You’re more than qualified for the position. You know that you totally aced your interview. The hiring manager even accidentally let a “See you soon!” slip out of her mouth as you were leaving. Needless to say, you’re feeling pretty confident about your chances of actually landing that dream job.
So, when the email you’ve been waiting days for finally arrives in your inbox, you anxiously start skimming the message for the confirmation that you got the job.
Then, your eye catches over one small line and your stomach drops. “We were impressed with your qualifications, but…” That job you thought you had in the bag? Well, it turns out it wasn’t such a sure thing. You’re being rejected.
Not landing a job is always tough — particularly if it’s a position you were especially excited about. But, unfortunately, it’s a completely natural part of the job hunting process. And, knowing the right (and wrong) way to respond to rejection is crucial to moving forward and maintaining your professional reputation.
So, here are five steps to follow when you didn’t land the job. If one of those dreaded emails arrives again, you’ll know just what to do.
1. Take a Deep Breath
There’s no doubt that receiving one of those horrible “Thanks, but no thanks” messages stings. But, reacting while your ego is bruised and emotions are high is just a recipe for disaster.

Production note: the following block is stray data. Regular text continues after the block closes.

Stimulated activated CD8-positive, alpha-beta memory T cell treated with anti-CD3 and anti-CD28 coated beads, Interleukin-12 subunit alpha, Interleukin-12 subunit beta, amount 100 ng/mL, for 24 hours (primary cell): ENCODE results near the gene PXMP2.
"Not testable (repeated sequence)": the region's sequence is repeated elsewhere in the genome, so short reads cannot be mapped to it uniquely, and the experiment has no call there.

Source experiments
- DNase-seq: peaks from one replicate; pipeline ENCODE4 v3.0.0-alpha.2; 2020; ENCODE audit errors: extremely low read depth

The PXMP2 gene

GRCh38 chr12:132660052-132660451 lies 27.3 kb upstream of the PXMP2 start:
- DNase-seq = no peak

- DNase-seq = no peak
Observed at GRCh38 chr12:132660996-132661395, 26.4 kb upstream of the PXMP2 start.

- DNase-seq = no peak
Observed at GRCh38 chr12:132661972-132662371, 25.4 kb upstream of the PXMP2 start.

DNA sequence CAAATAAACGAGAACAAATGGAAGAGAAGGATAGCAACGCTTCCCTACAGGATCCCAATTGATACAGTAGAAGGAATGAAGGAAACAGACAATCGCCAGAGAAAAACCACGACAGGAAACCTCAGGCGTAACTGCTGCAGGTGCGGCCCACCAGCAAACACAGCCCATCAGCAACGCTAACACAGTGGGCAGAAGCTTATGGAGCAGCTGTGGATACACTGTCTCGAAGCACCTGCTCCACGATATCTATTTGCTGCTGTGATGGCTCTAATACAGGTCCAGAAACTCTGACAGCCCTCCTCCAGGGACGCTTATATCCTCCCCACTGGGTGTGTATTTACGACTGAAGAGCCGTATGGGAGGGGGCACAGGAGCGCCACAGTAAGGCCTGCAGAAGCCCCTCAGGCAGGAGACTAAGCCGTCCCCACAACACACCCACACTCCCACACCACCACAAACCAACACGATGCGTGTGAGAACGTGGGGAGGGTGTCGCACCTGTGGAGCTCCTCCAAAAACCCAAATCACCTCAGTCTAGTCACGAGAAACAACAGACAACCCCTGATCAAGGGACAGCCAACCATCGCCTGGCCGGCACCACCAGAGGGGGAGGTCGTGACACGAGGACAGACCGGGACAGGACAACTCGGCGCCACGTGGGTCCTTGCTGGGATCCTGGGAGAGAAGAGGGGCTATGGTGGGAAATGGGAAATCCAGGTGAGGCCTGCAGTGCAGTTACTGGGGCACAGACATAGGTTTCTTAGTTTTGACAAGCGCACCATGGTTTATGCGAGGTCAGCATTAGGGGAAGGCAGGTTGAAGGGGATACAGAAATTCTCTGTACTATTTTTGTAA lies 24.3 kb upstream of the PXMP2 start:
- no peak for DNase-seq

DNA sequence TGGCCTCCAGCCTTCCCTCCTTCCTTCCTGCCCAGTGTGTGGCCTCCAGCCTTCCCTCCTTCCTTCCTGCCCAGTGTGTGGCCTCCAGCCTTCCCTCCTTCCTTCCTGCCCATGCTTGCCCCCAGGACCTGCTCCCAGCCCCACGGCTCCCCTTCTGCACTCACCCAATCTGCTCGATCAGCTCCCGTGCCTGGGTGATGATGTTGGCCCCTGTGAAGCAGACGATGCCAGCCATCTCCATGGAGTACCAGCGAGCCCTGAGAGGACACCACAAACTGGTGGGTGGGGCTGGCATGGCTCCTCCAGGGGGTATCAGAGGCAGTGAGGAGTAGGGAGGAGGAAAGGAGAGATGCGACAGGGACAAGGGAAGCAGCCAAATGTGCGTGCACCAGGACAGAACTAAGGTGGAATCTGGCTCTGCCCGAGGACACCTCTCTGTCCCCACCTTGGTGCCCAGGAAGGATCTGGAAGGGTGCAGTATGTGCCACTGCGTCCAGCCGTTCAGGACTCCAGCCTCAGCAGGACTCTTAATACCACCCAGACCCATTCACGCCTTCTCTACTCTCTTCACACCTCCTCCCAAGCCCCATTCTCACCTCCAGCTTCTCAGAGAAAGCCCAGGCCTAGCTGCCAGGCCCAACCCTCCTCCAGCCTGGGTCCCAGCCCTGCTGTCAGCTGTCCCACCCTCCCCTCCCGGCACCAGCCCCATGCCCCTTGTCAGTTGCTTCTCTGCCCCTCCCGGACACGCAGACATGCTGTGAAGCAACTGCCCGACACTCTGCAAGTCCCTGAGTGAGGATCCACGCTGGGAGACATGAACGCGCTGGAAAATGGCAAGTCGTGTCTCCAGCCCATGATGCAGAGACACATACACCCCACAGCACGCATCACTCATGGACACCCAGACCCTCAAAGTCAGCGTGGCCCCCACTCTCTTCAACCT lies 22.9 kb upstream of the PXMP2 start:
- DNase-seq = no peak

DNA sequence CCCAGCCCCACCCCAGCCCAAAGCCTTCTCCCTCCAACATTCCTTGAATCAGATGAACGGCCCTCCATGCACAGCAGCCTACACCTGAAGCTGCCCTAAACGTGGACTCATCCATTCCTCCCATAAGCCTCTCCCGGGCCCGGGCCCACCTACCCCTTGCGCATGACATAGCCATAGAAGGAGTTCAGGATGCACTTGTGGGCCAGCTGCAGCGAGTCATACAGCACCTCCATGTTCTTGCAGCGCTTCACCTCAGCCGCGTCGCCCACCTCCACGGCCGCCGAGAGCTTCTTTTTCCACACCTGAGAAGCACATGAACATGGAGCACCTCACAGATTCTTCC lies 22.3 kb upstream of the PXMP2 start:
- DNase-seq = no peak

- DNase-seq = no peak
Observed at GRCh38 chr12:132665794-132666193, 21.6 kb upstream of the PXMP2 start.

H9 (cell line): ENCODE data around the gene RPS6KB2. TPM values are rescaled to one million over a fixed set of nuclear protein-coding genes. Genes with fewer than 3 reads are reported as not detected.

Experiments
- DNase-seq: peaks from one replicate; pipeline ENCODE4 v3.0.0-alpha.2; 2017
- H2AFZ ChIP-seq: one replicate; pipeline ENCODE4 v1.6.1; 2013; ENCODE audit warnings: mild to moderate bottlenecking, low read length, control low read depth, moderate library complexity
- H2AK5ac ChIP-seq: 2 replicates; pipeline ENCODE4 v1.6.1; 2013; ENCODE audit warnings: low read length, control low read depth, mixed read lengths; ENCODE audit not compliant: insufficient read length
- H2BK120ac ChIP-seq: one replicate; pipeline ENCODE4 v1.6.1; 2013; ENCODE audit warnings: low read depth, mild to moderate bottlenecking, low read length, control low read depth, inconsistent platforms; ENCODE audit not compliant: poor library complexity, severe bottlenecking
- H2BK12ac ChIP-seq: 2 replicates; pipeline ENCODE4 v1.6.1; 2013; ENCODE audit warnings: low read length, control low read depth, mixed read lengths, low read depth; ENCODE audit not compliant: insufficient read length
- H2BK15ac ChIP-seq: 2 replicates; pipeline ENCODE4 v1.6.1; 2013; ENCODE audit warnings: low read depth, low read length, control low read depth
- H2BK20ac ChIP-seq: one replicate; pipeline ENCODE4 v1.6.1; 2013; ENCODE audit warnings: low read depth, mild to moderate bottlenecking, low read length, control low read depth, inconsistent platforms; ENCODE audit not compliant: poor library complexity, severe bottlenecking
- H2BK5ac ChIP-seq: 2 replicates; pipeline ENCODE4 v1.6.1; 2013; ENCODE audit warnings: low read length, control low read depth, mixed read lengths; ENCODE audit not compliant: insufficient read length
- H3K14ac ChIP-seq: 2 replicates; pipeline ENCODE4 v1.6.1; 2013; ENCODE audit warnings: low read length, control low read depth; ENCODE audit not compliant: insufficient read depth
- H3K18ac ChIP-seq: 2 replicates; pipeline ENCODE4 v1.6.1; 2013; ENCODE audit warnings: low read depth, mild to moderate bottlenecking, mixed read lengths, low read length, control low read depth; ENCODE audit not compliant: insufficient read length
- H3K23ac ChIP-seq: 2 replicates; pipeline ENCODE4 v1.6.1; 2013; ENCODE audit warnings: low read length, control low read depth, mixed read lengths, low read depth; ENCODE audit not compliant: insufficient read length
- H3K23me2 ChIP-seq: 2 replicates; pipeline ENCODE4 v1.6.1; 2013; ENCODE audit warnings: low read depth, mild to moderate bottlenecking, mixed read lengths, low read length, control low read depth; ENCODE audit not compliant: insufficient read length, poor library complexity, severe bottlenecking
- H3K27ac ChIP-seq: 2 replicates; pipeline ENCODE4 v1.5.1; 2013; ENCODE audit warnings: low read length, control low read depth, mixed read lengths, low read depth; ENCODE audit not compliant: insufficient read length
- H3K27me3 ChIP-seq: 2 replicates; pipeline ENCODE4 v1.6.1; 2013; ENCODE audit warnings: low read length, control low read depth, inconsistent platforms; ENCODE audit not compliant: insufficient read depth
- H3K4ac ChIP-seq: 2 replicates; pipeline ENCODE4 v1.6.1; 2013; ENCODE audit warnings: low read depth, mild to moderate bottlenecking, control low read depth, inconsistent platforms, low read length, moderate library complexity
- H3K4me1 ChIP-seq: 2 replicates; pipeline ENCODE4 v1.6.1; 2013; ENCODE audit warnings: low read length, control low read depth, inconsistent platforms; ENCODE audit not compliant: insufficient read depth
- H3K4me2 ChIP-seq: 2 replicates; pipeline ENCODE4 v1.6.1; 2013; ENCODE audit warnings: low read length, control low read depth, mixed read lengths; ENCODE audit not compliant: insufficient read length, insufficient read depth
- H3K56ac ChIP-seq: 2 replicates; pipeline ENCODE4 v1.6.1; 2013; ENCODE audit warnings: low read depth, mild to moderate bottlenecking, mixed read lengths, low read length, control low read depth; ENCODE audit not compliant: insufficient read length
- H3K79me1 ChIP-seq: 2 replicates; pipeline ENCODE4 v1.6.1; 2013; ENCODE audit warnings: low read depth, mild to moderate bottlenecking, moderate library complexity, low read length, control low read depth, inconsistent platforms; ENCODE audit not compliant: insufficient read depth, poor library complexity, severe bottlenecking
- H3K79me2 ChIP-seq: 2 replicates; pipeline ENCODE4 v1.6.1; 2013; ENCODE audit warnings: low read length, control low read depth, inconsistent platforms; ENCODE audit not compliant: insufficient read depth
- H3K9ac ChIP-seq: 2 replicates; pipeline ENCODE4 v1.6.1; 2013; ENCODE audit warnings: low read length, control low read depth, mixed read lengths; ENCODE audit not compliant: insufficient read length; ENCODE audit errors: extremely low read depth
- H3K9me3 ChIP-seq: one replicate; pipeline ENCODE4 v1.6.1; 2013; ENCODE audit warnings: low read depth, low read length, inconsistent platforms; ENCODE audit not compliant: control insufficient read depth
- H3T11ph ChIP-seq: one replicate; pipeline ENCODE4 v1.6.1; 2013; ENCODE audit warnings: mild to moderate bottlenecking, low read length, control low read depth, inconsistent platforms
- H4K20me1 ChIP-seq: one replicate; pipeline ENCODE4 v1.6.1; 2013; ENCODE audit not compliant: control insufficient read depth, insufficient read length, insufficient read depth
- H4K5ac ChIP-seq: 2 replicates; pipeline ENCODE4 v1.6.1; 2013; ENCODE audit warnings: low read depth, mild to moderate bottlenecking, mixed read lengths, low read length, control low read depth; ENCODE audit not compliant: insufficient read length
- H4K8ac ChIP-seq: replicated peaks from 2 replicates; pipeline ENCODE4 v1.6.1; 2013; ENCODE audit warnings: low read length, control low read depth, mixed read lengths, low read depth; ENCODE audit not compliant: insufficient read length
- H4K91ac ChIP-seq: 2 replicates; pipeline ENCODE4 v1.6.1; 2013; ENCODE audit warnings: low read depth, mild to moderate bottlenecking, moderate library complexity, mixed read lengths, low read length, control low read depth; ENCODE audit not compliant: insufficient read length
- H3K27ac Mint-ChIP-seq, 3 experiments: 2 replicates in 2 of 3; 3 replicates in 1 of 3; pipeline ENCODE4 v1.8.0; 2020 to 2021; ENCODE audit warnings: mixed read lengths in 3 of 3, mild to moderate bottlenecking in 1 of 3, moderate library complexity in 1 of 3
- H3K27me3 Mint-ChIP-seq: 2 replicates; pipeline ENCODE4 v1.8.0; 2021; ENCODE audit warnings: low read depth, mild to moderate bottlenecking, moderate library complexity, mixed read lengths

You don’t want to do anything rash, so resist the temptation to immediately fire off a scathing email to the hiring manager. Instead, step away for at least a few hours and pull yourself together. It might seem unnecessary — particularly if you think you can effectively control your own emotions. But, trust me, you’ll be glad you decided against responding in the heat of the moment.
2. Do Some Self-Reflection
You may have thought you had the job in the bag. But, obviously, things didn’t work out that way. So, it’s time to reflect back on the entire hiring process and identify the areas where you could’ve been stronger.
It’s important to be honest with yourself. Don’t gloss over your memory of the interview and convince yourself that the hiring manager is just an incompetent jerk. Instead, think back on individual questions. Were there some you struggled to answer? And, take some time to evaluate the job as a whole. Did you really meet all of the qualifications for the position, or only some? What do you think prevented you from actually landing that job?
Getting a grasp on your own performance before asking for an explanation from the actual company is helpful in appropriately targeting your questions when you do ask for feedback, as well as extracting the most value from the hiring manager’s suggestions.
3. Show Gratitude
Yes, this might be a tough pill to swallow. After all, it’s a little counterintuitive to heartily thank someone for shooting you down. But, remember that the hiring manager took time out of his or her day in order to find out more about you and your experience. And, if nothing else, it was a great opportunity to hone your interview skills.
So, when you craft your response email, make sure you start it with a genuine “thank you.” A simple line like, “Thanks so much for the opportunity to interview for this position. I really enjoyed meeting you and learning more about XYZ Company,” demonstrates that you’re a professional and respectable candidate who isn’t holding a grudge (at least publicly).